ibatis-user-java mailing list archives

Site index · List index
Message view « Date » · « Thread »
Top « Date » · « Thread »
From Larry Meadors <larry.mead...@gmail.com>
Subject Re: iBATIS vs Hibernate
Date Sun, 27 Feb 2005 05:47:30 GMT
On a related note: I am in the process of refactoring an application
where I work that used Hibernate. One of the screens that was timing
out after over 10 minutes is now coming up in under one minute.

In my experience, the performance of Hibernate (especially when
dealing with large datasets) is VERY overrated.

That said, if you will be working with large data sets, and
performance is a criteria, my suggestion would be iBATIS.

Larry

On Sat, 26 Feb 2005 20:21:38 -0700, Clinton Begin
<clinton.begin@gmail.com> wrote:
> Well said Paul.
> 
> Clinton
> 
> 
> On Sat, 26 Feb 2005 21:20:19 -0500, Paul Barry <paul.barry@nyu.edu> wrote:
> > I don't know of a site with a detailed comparision, and if you find one,
> > let me know.  But I can tell you this difference boils down to this;
> > iBATIS maps Java Objects to the results of SQL Queries, whereas
> > Hibernate maps Java Objects directly to database tables, traditional
> > Object-Relational Mapping.  The benefits of Hibernate are that it
> > automatically generates all the SQL for your and the cache invalidation
> > can be more fine grained.  iBATIS is more flexible especially if you are
> > a strong SQL query writer.  You have control over exactly how the SQL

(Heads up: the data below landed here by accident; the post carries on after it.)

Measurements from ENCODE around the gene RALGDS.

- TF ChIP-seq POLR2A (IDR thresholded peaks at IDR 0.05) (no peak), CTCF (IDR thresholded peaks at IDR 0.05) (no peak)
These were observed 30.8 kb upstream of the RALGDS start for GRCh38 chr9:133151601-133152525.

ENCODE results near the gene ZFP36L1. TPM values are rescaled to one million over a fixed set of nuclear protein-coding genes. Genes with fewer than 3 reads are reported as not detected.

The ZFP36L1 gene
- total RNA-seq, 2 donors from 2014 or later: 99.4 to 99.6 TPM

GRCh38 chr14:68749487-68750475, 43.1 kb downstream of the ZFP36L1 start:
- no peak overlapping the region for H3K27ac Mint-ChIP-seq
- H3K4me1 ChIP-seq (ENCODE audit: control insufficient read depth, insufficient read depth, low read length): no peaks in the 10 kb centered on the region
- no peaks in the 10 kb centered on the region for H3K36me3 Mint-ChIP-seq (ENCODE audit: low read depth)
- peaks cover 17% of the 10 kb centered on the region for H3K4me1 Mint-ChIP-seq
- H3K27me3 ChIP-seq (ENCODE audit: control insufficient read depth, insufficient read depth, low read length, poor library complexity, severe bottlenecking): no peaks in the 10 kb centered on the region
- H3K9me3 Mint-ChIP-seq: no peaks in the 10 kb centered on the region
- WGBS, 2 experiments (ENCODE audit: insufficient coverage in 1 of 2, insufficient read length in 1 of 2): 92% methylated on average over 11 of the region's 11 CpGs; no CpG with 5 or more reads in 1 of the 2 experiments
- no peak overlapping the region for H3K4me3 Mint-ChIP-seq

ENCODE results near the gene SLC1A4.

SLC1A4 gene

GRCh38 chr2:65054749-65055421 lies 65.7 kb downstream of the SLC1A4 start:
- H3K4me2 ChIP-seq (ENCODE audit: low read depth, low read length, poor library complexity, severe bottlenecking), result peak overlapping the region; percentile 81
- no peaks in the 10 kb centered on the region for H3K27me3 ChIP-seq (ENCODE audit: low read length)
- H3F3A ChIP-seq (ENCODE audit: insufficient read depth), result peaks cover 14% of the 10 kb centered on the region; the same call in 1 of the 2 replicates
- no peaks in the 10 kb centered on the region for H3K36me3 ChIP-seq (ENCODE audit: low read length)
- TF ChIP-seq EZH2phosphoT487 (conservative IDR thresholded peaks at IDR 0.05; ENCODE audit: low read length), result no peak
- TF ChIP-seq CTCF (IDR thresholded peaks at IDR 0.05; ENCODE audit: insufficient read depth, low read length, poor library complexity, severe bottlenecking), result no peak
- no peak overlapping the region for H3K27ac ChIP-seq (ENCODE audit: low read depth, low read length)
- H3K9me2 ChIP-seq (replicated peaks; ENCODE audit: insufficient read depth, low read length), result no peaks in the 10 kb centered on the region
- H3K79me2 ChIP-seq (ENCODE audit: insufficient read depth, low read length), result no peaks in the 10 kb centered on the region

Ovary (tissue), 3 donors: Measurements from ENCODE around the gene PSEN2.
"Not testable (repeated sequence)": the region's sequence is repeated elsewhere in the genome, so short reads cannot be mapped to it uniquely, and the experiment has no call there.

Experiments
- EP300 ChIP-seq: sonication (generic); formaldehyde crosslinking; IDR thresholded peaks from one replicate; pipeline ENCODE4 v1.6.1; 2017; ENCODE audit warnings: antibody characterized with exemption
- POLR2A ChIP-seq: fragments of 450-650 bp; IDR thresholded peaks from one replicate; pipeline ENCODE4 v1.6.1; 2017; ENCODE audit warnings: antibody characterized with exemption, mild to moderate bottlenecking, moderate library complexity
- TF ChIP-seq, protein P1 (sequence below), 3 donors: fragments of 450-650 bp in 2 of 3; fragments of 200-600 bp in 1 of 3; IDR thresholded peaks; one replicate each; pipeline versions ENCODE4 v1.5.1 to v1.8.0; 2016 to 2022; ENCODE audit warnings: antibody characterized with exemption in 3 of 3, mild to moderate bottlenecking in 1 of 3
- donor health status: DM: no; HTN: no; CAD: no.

> > queries are written.
> >
> > When determining which framework to use, I think one thing to remember
> > is that there is an optimal relational model to support every object
> > model.  There is not an optimal object model to represent every
> > relational model.  Use hibernate if you have mostly standard
> > queries(CRUD, Find by Criteria, etc.) and if you are designing your
> > object model first, then a relational model to support the object model.
> >   If you are working with a legacy system or a schema designed by a DBA,
> > iBATIS often makes a better choice.  If you try to shoehorn hibernate
> > into a relational model created by a DBA who could care less about
> > objects and thinks in terms of tables, columns, relationships and record
> > sets, then you will get along better with your DBA if you use iBATIS,
> > especially if the model is complex and may entail queries with outer
> > joins and nested subqueries.  You can tell them "All of the SQL
> > statements used by my application are stored in these XML files outside
> > of my Java code, so you can easily review them".  DBAs like that.  Of
> > course, you might be lucky enough to work with a DBA that is familar
> > with OO design and ORM tools like hibernate, in which case hibernate
> > might make a better choice.
> >
> > Bottom line, in my experience, compared to Hibernate, iBATIS is more
> > flexible, has a shorter learning curve, but can take more time to
> > develop and maintain, since you have to write all your queries and if
> > your object model changes you have to go through all your queries and
> > make sure to make all the necessary changes to reflect the changes in
> > your object model.  I must admint though that I am biased because I have
> > more experience with iBATIS.  As I gain more experience with Hibernate,
> > I could be singing a different tune.
> >
> >
> > Tim Christopher wrote:
> > > Hi,
> > >
> > > Can anyone point me in the right direction of a site that compares
> > > iBATIS to similar products, ie. Hibernate.
> > >
> > > Cheers,
> > >
> > > Tim Christopher
> > >
> > > Ps. Is it possible to specifiy a flush interval in a unit other than
> > > hours?  Also is there an upper limit for the time?
> >
>

Mime
View raw message